NS: United Steelworkers mount campaign for employer responsibility in workplace deaths

Sueann Musick, The New Glasgow News
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A public meeting will be held March 10 in the council chambers of the Municipality of Pictou County to discuss the 'Westray Project' and the need to enforce the Westray law amendment of 2004.

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[PICTOU, NS] – The United Steelworkers want more action taken in finding bosses criminally responsible in the event of the death of an employee.

Sylvia Boyce, health, safety and environment co-ordinator for the United Steelworkers, said a public meeting will be held March 10 in the council chambers of the Municipality of Pictou County to discuss the “Westray Project” and the need to enforce the Westray law amendment of 2004.

“What is happening is that we have a law in place for the past decade and there have been 9,000 workplace deaths since that time,” she said — that number referring to nation-wide deaths. “There are 1,000 workplace deaths each year and not one CEO has been found criminally liable.”

Twenty-six died during the Westray Mine explosion in Plymouth, Pictou County, in 1992. The mine was owned by Curragh Resources Inc., which was initially charged with 52 non-criminal counts of operating an unsafe mine. The company went bankrupt in 1993 and the charges were dropped after a Nova Scotia judge criticized the way in which they were laid. The case went back to trial, was dismissed again, then the Supreme Court of Canada ordered a new trial.

Charges of criminal negligence and manslaughter had been laid against mine managers Gerald Phillips and Roger Parry, but the Crown eventually stayed proceeding, saying there was not enough evidence to ensure a conviction.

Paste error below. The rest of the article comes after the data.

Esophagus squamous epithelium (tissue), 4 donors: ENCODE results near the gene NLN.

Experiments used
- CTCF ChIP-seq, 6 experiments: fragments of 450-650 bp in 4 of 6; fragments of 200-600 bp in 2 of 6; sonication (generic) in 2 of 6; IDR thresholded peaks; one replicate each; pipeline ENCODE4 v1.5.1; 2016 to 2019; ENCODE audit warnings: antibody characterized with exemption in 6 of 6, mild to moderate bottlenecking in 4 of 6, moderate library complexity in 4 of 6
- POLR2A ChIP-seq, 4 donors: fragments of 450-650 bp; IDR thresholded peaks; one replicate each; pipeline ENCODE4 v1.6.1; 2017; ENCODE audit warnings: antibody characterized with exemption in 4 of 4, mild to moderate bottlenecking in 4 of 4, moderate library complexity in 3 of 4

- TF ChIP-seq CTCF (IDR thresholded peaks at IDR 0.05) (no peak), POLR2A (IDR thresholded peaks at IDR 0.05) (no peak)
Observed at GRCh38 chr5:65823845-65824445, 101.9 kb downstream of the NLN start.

The Westray Act, a federal law enacted in 2004, provided new rules for attributing criminal liability to corporations and representatives when workers are injured or killed on the job.

She said since 2004, only 11 charges have been laid under the Criminal Code and in the end these charges were either withdrawn or ended with a plea bargain that resulted in a fine.

“We are asking for the enforcement of the Westray amendment through a criminal lens,” she said. “We are asking for the legislation for training and co-ordination for all of the parties involved.”

Specifically, she said, the Steelworkers are seeking support and political will for specific actions such as to educate, train and direct Crown attorneys to apply the Westray amendments; to give responsibility for health and safety fatalities to dedicated prosecutors; to educate, train and direct police to apply the Westray amendments; to ensure greater coordination among regulators, police and Crown so that health and safety regulators are trained to reach out to police when there is a possibility that Westray amendment charges are warranted.

“We are the ones that are responsible, and lobbying originally, and insisting that there has to be legislation,” she said. “We went back to Pictou County during the 20th anniversary of the Westray Mine disaster and met with the family groups and we discussed the fact that it was clear we have a law in place that is not being utilized enough by our justice system.”

Boyce said the Steelworkers committee has been meeting with municipalities across the country as well as members of the public and justice system to promote the “Westray Project.”

For more information on the United Steelworkers campaign, check out: www.stopthekilling.ca

Organizations: Westray Mine, Curragh Resources Inc., Supreme Court of Canada Steelworkers Steelworkers committee

Geographic location: Westray, Pictou County, Nova Scotia Plymouth

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